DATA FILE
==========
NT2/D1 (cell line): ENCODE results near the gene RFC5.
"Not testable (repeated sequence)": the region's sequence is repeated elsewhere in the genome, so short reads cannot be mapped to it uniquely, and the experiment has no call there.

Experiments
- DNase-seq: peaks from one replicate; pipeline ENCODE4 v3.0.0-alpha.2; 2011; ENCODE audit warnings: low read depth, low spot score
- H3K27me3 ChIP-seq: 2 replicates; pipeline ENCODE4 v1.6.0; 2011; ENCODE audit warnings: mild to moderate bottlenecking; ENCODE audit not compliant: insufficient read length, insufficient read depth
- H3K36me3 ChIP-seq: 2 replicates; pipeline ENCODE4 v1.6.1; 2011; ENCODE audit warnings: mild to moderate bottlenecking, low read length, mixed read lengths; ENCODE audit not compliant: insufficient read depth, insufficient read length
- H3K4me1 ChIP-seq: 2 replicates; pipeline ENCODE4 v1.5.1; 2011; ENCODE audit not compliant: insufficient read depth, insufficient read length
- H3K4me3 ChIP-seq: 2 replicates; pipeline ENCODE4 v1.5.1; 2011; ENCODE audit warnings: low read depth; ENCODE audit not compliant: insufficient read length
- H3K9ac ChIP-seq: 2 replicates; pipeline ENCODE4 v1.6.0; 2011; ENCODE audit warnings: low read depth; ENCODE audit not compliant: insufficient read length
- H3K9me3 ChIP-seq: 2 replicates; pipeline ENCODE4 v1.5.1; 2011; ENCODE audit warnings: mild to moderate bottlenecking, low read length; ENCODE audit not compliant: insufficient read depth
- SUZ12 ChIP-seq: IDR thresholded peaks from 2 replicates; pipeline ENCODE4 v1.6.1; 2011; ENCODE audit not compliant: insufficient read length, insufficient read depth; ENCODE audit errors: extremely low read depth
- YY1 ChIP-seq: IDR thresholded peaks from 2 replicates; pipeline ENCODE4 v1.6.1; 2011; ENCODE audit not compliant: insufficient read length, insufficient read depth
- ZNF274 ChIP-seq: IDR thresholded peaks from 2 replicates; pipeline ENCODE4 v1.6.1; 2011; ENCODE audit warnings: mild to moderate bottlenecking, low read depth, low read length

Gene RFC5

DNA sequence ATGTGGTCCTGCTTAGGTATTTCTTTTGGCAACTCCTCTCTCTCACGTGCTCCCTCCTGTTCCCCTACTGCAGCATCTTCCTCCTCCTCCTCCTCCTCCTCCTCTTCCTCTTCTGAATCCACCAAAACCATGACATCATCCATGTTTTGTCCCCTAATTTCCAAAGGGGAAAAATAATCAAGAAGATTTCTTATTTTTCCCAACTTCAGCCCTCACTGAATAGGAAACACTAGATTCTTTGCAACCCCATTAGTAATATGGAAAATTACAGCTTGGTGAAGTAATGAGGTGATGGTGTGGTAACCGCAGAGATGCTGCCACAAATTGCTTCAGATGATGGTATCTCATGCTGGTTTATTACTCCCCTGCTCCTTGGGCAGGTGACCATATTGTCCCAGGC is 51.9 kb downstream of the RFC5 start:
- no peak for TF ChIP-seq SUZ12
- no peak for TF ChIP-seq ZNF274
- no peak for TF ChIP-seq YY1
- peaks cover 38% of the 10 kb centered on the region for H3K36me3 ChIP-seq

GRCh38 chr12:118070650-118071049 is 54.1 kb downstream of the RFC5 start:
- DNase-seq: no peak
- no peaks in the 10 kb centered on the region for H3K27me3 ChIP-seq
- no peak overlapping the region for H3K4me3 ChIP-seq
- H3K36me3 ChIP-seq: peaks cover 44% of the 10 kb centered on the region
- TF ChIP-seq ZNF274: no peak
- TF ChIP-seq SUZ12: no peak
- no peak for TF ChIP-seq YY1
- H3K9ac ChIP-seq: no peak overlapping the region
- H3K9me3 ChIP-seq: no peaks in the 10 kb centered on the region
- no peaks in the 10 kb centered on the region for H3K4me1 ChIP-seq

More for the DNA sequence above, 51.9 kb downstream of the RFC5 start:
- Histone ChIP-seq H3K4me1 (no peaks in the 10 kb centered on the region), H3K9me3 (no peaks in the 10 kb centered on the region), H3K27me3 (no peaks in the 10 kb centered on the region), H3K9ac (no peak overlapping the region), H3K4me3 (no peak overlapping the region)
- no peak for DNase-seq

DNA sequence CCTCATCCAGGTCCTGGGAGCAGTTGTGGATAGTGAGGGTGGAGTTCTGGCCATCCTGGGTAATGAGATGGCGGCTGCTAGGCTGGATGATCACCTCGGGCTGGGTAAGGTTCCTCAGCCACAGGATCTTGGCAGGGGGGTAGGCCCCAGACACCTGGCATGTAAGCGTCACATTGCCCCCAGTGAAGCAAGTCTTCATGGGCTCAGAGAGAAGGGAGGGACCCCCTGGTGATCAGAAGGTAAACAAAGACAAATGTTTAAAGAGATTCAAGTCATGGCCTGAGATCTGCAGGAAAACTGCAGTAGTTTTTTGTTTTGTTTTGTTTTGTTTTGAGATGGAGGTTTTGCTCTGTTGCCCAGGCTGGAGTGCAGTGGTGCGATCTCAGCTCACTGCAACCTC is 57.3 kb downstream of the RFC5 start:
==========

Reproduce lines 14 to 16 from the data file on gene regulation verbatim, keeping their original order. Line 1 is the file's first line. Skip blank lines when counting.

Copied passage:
Gene RFC5

DNA sequence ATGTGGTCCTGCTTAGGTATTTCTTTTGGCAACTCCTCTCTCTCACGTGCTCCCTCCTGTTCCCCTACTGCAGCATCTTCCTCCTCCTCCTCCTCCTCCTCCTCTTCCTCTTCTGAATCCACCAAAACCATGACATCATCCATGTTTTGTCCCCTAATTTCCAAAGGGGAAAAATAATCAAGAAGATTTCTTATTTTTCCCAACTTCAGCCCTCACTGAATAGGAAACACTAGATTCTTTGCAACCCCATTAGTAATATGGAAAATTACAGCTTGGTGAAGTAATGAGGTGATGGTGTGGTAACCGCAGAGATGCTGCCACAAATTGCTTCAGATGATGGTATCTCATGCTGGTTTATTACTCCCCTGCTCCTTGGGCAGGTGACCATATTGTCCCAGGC is 51.9 kb downstream of the RFC5 start:
- no peak for TF ChIP-seq SUZ12